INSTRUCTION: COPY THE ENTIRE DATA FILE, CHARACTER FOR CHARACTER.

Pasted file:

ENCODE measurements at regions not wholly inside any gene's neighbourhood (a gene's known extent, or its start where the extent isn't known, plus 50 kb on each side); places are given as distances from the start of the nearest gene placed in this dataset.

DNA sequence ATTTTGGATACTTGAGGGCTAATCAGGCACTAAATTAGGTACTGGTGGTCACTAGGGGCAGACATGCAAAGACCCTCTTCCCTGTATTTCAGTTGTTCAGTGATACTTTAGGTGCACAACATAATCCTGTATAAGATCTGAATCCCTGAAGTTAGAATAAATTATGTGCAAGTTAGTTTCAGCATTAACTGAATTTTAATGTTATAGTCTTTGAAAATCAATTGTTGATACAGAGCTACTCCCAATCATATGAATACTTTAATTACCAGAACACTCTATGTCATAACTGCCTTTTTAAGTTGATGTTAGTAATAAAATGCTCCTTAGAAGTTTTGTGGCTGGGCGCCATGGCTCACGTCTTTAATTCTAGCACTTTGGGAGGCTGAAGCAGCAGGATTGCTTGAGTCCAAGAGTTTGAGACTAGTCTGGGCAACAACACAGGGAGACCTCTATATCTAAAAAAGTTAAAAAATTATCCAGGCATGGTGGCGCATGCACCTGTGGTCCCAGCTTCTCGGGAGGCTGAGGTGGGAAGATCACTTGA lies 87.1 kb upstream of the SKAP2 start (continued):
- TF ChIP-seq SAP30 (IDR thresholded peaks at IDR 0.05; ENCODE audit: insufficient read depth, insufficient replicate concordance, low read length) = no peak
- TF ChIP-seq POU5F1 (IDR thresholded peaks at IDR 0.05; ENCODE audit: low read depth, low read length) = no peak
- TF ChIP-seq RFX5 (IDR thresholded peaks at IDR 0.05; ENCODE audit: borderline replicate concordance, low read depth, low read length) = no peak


ENCODE measurements at regions not wholly inside any gene's neighbourhood (a gene's known extent, or its start where the extent isn't known, plus 50 kb on each side); places are given as distances from the start of the nearest gene placed in this dataset.

DNA sequence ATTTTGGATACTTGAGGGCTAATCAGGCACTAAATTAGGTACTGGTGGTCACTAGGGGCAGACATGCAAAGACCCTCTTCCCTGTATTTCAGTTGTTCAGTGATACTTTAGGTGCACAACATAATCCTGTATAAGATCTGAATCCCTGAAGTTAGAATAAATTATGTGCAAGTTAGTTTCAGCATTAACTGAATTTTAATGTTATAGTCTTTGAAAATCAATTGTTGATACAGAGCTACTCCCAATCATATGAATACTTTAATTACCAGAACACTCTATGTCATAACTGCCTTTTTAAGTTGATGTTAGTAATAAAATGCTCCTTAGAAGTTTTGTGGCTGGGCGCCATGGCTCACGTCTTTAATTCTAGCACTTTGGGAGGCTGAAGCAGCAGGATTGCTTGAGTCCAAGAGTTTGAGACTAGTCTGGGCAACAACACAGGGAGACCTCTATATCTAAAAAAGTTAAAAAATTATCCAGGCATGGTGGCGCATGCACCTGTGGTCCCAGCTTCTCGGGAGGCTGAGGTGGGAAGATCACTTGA lies 87.1 kb upstream of the SKAP2 start (continued):
- TF ChIP-seq SAP30 (IDR thresholded peaks at IDR 0.05; ENCODE audit: insufficient read depth, insufficient replicate concordance, low read length) = no peak
- TF ChIP-seq POU5F1 (IDR thresholded peaks at IDR 0.05; ENCODE audit: low read depth, low read length) = no peak
- TF ChIP-seq RFX5 (IDR thresholded peaks at IDR 0.05; ENCODE audit: borderline replicate concordance, low read depth, low read length) = no peak